Using Local Database Files in Office Solutions Overview
You can include a database file, such as a SQL Server Express (.mdf) file or a Microsoft Office Access (.mdb) file, in your Visual Studio Tools for Office solution. This enables end users to maintain a local database in situations where maintaining a centralized database is not required, for example in a local inventory solution that is used on only a single computer.
Applies to: The information in this topic applies to document-level projects and application-level projects for Microsoft Office 2010 and the 2007 Microsoft Office system. For more information, see Features Available by Office Application and Project Type.
Importing the Database File into a Project
To import the database file into your project, use the Data Source Configuration Wizard to create a data source based on the database file. The wizard adds the database file and a typed dataset to your project.
Deploying the Database File
The Data Source Configuration Wizard uses a relative path to create connections to the local database file. This enables you to copy the solution from one computer to another if you maintain the relative positions of the files.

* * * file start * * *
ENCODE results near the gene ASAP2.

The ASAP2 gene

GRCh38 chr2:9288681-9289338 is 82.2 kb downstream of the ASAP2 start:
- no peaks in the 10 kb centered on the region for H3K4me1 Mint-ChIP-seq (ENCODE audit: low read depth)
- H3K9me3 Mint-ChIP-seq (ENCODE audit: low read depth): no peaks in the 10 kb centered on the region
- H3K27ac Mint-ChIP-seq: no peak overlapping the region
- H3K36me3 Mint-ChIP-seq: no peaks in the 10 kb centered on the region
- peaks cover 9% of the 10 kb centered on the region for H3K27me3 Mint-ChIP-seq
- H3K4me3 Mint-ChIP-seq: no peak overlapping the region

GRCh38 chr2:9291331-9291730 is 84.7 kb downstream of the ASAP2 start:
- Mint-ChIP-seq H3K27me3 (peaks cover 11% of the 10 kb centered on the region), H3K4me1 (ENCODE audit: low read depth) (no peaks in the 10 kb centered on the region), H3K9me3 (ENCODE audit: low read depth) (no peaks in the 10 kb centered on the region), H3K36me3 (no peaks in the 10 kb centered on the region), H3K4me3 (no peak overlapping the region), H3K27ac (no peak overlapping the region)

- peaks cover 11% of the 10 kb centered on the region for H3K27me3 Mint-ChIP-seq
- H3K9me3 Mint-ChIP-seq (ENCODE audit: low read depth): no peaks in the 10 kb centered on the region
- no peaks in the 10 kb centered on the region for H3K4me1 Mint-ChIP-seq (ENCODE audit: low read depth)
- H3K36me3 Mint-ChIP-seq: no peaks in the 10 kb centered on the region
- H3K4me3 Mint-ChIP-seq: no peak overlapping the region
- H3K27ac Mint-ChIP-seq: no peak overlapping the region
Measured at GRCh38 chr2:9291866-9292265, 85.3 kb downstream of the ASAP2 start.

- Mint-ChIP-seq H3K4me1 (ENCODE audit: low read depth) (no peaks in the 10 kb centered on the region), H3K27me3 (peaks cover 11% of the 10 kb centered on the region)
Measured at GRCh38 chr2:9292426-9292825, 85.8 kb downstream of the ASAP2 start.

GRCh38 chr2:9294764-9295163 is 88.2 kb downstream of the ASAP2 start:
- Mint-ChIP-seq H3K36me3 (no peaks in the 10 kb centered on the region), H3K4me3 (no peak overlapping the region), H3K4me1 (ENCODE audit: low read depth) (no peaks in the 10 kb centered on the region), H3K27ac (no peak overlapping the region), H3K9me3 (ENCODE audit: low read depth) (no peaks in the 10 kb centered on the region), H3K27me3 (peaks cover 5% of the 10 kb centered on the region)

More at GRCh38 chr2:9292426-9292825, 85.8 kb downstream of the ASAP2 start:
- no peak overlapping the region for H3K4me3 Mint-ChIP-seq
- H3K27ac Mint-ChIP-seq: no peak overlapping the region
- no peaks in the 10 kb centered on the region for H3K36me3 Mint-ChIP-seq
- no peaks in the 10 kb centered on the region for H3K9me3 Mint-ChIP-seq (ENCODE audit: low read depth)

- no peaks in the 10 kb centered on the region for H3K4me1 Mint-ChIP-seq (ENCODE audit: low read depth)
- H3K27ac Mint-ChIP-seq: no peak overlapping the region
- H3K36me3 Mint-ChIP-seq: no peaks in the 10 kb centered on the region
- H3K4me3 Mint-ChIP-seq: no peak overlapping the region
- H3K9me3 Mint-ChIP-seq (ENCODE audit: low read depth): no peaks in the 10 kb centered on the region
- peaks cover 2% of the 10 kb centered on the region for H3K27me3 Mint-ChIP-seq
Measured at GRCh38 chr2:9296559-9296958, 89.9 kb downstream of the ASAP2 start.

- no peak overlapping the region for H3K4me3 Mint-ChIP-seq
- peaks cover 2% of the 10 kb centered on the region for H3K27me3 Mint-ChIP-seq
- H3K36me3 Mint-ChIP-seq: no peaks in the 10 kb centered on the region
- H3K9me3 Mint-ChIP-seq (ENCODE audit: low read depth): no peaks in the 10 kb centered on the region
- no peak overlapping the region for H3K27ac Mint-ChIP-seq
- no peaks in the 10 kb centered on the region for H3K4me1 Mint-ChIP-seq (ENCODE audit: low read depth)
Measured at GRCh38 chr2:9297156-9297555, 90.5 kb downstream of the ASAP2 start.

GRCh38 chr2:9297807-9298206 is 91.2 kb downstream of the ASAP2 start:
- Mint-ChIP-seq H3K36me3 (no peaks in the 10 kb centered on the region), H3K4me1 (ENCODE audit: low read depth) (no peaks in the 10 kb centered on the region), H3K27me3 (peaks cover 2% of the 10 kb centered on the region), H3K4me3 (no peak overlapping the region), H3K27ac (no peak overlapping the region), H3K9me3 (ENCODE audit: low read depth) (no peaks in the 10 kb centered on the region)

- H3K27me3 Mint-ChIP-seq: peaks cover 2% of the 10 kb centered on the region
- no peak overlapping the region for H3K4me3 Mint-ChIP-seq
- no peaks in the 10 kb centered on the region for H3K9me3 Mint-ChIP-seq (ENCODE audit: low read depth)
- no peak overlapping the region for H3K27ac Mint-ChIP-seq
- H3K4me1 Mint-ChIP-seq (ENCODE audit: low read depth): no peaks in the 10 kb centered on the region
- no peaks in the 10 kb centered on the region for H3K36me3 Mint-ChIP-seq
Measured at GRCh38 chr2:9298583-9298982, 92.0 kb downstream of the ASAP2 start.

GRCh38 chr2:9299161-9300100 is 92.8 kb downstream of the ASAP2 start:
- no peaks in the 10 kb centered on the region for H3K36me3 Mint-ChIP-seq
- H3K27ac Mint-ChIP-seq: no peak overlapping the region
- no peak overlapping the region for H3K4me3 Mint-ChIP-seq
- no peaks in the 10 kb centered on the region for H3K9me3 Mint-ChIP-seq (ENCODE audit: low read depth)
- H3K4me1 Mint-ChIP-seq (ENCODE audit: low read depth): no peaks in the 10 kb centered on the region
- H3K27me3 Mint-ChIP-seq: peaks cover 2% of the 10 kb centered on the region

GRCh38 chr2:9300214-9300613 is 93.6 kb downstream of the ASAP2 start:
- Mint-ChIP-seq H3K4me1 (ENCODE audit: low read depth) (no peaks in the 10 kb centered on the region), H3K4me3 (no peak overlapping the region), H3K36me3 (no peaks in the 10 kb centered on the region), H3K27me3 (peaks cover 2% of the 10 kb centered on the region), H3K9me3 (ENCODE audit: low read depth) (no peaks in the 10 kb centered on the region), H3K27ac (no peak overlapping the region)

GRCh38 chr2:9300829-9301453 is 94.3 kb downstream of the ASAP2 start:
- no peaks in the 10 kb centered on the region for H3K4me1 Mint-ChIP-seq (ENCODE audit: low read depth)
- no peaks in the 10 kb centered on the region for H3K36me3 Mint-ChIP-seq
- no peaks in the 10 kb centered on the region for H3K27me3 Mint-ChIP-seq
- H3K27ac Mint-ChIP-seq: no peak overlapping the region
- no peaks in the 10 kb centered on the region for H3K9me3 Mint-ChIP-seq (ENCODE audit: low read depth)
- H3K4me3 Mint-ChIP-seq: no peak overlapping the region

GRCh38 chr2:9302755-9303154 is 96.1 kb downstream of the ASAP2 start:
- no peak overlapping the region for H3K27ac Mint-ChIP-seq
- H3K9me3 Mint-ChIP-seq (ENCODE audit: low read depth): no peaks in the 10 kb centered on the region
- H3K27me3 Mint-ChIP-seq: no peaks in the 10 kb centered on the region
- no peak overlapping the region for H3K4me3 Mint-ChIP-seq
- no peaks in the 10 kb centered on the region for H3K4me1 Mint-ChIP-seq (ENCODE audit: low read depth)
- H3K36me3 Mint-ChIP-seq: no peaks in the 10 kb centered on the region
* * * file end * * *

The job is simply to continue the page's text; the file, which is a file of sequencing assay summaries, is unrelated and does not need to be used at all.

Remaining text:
If you deploy your solution to a server and then distribute the document to each end user, you must also manually distribute the database file and install it in the same position relative to the document. This means that the end user cannot move the document to a new location on his or her computer, unless he or she also moves the database file.
Local Database Files and Caching the Dataset
In document-level solutions for Microsoft Office Excel and Microsoft Office Word, you can cache datasets in the document by marking the dataset instance with the attribute CachedAttribute. When you add the database file to your project by using the Data Source Configuration Wizard, a typed dataset is added to your project automatically. It is rarely necessary to apply CachedAttribute to this dataset, because the data is already local on the user's computer. For more information, see Caching Data.